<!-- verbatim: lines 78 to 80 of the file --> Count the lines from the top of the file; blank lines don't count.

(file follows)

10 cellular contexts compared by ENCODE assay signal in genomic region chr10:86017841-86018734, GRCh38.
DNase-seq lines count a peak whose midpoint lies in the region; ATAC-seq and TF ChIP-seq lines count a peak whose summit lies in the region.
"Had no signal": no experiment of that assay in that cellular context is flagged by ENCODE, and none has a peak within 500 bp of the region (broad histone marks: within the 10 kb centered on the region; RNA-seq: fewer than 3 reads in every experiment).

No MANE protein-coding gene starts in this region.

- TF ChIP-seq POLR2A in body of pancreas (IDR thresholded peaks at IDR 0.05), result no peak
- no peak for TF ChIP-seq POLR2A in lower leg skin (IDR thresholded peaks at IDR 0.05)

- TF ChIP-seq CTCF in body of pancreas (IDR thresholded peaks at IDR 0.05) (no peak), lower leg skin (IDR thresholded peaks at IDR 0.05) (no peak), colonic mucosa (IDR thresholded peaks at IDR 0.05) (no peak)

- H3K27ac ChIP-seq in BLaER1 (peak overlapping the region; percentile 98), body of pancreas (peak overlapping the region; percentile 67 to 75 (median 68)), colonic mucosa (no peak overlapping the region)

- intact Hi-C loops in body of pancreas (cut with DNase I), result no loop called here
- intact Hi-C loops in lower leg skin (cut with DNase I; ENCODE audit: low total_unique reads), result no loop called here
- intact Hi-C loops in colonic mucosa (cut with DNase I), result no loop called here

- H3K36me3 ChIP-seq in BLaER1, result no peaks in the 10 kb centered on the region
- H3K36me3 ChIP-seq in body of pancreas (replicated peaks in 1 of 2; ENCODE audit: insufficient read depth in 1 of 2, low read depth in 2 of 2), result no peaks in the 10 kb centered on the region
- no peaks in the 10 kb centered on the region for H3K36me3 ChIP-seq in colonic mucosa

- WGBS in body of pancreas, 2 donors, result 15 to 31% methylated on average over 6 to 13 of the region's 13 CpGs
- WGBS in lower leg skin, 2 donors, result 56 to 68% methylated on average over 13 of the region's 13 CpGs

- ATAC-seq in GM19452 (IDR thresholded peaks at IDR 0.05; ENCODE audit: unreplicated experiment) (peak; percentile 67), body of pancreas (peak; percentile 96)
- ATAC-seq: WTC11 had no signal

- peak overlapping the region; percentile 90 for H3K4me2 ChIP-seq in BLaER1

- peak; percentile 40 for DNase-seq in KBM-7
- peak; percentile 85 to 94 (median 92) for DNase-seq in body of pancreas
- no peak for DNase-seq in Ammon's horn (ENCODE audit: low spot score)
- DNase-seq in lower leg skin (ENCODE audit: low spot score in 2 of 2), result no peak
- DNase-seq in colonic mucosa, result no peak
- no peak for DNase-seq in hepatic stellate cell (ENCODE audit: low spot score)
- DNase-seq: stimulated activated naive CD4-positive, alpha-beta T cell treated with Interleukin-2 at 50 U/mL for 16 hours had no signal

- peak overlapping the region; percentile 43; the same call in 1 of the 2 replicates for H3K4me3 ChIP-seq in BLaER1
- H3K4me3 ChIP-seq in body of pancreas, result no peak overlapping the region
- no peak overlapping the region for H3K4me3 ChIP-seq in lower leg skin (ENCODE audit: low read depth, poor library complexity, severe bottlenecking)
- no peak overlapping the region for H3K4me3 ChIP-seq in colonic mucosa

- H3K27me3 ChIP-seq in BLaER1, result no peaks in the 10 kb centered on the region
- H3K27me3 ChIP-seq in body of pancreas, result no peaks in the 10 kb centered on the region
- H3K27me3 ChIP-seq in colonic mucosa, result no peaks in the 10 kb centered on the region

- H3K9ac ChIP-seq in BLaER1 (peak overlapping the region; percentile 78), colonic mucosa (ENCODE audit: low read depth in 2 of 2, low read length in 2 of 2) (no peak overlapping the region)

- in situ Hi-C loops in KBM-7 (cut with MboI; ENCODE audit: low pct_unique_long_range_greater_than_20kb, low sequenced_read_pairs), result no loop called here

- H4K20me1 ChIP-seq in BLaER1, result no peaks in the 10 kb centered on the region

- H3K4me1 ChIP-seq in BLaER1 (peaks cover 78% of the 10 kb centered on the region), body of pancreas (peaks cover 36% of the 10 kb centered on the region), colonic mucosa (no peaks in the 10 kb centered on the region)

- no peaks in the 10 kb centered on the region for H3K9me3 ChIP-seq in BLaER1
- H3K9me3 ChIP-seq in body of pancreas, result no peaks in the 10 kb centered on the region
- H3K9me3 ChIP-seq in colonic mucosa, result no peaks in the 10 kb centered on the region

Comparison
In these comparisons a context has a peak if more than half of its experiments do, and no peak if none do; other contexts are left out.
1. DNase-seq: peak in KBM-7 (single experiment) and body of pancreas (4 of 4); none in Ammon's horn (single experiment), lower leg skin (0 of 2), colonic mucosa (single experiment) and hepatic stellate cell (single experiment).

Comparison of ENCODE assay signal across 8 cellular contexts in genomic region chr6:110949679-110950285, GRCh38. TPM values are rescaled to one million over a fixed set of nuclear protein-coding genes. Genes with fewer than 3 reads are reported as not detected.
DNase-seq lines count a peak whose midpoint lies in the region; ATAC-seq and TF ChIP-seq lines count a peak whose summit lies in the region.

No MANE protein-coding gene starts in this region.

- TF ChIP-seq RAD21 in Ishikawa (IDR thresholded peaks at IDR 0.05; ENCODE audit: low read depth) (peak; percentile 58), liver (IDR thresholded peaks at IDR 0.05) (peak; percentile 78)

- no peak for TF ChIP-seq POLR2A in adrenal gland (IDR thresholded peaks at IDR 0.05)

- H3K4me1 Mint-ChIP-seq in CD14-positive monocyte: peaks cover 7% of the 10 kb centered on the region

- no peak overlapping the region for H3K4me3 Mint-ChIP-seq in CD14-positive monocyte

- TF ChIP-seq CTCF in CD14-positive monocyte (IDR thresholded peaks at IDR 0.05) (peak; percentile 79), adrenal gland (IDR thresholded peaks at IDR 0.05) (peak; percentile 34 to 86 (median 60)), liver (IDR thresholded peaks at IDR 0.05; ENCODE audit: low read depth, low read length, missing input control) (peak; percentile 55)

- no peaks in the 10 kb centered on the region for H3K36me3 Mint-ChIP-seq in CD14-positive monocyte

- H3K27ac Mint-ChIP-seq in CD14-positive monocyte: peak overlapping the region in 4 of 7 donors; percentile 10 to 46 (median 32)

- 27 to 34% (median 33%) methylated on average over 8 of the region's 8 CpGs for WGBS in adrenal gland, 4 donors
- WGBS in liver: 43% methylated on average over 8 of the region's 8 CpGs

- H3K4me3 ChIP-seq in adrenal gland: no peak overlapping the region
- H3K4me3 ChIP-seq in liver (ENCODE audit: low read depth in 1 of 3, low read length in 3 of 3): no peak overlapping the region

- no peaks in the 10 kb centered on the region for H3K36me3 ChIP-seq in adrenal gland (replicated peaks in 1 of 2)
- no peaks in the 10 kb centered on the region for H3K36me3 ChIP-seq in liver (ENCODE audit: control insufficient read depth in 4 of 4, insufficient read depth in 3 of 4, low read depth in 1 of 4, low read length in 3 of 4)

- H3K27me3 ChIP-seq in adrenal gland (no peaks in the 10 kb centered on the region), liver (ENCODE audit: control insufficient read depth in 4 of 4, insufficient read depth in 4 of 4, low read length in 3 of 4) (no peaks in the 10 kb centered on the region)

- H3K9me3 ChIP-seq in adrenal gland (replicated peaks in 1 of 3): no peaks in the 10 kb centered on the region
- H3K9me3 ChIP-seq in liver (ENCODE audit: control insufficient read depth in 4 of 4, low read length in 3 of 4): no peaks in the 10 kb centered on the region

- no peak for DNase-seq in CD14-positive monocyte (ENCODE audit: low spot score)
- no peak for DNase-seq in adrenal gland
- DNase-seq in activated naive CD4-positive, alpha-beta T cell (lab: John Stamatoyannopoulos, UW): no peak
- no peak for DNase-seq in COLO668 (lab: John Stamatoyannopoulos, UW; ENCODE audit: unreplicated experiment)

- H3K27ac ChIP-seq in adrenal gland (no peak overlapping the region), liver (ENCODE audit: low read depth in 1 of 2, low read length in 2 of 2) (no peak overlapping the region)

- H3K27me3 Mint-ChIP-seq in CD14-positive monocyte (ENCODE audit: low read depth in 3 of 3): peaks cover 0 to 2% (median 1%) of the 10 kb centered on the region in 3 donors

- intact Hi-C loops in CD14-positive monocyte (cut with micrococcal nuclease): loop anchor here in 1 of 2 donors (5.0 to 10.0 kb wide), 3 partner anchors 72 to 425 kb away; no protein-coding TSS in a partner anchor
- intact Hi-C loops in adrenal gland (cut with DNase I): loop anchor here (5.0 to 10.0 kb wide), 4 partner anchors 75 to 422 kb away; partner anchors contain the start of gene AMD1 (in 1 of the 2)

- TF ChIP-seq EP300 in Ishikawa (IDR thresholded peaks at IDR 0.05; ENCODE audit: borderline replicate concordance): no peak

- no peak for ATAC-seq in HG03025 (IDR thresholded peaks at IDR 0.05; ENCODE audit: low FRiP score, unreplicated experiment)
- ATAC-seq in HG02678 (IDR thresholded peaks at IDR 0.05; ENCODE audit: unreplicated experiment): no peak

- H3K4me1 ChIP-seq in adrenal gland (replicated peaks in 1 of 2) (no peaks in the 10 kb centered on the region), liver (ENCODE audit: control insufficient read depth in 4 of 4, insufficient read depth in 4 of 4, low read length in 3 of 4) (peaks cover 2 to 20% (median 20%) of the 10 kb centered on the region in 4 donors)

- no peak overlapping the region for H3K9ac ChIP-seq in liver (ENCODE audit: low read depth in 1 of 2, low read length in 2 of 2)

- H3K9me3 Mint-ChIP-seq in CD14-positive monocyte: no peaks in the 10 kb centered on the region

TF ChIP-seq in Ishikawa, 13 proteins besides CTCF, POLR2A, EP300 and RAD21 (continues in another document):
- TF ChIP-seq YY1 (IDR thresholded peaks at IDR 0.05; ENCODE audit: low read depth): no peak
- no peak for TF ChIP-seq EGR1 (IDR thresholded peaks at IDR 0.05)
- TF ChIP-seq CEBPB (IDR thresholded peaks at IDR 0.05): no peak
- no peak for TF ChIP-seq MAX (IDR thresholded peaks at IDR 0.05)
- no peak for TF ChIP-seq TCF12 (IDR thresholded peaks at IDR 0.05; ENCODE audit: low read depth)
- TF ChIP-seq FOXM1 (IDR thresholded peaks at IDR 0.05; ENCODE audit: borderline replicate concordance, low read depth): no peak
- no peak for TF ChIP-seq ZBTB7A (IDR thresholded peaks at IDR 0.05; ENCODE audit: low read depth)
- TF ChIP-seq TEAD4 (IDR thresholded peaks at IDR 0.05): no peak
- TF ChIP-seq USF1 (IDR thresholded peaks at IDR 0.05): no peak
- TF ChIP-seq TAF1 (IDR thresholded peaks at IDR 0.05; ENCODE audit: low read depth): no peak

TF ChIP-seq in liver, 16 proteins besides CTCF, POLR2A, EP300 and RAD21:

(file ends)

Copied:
- TF ChIP-seq YY1 (IDR thresholded peaks at IDR 0.05; ENCODE audit: low read depth): no peak
- no peak for TF ChIP-seq EGR1 (IDR thresholded peaks at IDR 0.05)
- TF ChIP-seq CEBPB (IDR thresholded peaks at IDR 0.05): no peak